Suppose we have a weighted DAG $G$. A $m$-path-tuple is defined as $(P_1, ..., P_m)$ in which $P_i$ is a path on the graph, and no $P_i$ and $P_j$ share any edges. In other words each edge of the graph belongs to at most one of these paths. Among these $m$-path-tuples, we want to find the one that has the maximum weight, i.e., sum of the weight of its edges are more than any other $m$-path-tuple.

A max-flow min-cost formulation: We connect every vertex without incoming edge to source and every vertex without outgoing edge to sink. Also we set the capacity of every edge edge to 1, and then setting the capacity of the source to $m$. In the end we set the cost of each edge to $-w(e)$ and minimise the cost via a "max-flow-min-cost" method. The $capacity=1$ makes sure the paths won't have any edge in common, while minimising the cost would effectively maximise the total weight. The problem with this approach is that it introduces negative weights and therefore solving it is quite slow. I was wondering if is a better way to solve it given that it's a DAG and not any arbitrary graph.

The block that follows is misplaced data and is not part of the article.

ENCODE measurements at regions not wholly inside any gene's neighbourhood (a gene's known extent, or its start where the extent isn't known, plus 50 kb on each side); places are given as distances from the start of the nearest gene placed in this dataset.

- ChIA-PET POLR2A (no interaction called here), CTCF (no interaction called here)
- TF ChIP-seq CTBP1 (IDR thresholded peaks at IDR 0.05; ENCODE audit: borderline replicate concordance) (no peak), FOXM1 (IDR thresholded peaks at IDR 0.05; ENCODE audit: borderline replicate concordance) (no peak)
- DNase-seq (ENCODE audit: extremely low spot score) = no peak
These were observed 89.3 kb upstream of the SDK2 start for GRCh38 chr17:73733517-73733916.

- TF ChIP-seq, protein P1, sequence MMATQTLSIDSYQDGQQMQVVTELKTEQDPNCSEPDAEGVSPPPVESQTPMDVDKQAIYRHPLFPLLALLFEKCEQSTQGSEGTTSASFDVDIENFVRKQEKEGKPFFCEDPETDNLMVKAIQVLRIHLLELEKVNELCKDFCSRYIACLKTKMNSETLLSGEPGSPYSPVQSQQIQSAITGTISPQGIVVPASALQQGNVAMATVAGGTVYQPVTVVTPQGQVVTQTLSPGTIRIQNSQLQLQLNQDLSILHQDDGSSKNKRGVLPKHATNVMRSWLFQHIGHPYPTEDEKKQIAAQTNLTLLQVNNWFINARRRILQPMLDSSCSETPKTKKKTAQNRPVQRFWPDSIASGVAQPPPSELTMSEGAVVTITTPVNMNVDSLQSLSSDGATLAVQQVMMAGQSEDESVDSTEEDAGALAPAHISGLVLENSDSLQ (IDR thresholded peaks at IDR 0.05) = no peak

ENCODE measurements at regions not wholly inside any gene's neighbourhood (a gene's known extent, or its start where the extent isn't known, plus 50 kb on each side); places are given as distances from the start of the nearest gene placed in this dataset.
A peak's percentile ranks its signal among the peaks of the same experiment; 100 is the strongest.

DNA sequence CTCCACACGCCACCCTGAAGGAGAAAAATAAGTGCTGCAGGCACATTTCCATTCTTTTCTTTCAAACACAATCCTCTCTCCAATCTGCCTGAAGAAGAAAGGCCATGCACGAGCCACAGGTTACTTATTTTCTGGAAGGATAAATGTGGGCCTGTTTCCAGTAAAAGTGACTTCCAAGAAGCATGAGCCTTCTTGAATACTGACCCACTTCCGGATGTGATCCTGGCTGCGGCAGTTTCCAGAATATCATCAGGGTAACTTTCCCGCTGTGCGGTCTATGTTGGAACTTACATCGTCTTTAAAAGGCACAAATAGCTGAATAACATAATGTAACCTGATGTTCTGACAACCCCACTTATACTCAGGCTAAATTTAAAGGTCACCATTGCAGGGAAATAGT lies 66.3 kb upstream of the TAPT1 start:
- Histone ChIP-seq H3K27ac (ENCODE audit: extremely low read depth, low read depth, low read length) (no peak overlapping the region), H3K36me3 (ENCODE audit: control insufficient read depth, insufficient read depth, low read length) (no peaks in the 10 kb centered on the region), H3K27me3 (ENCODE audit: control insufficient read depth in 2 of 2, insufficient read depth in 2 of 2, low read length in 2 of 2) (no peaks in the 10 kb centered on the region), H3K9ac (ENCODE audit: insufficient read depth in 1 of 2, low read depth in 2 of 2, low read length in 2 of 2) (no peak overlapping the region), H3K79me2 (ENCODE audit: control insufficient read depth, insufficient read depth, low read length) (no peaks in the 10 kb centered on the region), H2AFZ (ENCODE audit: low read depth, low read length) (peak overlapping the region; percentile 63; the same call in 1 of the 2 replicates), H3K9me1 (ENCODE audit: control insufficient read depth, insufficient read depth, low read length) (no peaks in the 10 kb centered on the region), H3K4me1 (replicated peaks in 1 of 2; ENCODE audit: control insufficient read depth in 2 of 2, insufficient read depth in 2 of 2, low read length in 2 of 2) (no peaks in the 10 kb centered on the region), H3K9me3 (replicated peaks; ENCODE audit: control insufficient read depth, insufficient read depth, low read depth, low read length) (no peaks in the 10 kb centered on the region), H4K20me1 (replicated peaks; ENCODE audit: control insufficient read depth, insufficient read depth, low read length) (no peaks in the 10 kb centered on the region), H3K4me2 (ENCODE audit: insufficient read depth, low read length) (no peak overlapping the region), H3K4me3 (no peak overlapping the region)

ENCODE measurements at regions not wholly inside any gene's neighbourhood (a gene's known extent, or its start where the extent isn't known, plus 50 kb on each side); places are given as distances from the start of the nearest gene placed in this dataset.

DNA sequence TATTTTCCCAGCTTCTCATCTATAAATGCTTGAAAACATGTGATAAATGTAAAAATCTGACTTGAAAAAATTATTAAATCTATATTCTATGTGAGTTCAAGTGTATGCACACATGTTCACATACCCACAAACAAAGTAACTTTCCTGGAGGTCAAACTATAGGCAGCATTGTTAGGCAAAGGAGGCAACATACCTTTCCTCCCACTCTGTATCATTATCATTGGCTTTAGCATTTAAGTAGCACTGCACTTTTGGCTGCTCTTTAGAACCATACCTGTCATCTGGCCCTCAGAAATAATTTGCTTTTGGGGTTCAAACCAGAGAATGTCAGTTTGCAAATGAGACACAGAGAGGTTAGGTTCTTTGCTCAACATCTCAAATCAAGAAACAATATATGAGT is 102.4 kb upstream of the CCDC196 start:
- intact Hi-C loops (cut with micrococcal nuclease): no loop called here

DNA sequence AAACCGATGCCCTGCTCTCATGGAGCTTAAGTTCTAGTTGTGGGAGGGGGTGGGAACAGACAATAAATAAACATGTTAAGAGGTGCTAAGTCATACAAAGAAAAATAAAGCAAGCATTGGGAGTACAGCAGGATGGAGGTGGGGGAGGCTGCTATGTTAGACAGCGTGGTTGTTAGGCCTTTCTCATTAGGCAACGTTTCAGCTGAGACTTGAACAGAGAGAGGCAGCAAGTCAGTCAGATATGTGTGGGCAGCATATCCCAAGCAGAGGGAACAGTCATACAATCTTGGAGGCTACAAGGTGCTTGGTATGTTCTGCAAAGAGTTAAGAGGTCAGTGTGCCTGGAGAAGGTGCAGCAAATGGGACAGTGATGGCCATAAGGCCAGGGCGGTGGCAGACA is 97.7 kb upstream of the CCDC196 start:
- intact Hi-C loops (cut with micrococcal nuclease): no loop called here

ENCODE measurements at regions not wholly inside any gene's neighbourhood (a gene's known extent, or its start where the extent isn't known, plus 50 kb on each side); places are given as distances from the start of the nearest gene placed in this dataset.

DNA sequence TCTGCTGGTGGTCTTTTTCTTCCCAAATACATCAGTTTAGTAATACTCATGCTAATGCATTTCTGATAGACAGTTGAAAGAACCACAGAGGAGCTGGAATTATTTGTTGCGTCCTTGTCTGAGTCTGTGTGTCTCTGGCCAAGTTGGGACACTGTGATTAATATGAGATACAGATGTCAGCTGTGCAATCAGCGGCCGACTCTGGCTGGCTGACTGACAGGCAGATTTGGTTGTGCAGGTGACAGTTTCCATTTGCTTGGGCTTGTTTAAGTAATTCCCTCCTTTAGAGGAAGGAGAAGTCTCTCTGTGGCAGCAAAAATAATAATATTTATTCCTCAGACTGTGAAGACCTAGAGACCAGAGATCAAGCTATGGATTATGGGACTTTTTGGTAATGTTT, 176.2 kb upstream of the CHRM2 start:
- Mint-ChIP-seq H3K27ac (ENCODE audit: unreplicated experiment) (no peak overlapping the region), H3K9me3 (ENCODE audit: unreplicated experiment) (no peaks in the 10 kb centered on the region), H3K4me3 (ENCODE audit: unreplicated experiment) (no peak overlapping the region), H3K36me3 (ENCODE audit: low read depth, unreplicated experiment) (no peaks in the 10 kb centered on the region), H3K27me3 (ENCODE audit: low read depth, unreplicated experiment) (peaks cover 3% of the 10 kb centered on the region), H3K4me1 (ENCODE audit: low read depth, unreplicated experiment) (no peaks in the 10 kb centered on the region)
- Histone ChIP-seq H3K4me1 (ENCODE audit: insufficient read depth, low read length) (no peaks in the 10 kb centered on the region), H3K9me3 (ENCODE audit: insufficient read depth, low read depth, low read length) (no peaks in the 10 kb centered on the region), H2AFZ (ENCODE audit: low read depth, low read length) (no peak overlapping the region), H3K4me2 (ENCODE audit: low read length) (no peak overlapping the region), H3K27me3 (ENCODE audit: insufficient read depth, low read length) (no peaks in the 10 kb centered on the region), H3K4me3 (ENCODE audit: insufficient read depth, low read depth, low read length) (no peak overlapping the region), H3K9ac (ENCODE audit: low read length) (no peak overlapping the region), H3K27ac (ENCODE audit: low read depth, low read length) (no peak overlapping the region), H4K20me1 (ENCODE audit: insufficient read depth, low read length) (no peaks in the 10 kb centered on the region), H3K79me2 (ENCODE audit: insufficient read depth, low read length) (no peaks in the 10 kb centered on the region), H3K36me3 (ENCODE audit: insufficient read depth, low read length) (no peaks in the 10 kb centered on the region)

• Why are negative weights making things slow? On the top of my head, the min-cost flow algorithms I know handle negative costs without a problem. Also, is $m$ a constant or part of the input? – Chao Xu Dec 11 '17 at 1:02
  • Your reduction to min-cost flow is not quite correct. You need to add edges from the source into every vertex, and from every vertex to the sink. (Otherwise you won't be able to consider all possible paths. Consider for example if G already has a root vertex v that has an edge into every other vertex...) – Neal Young Jun 23 at 13:27

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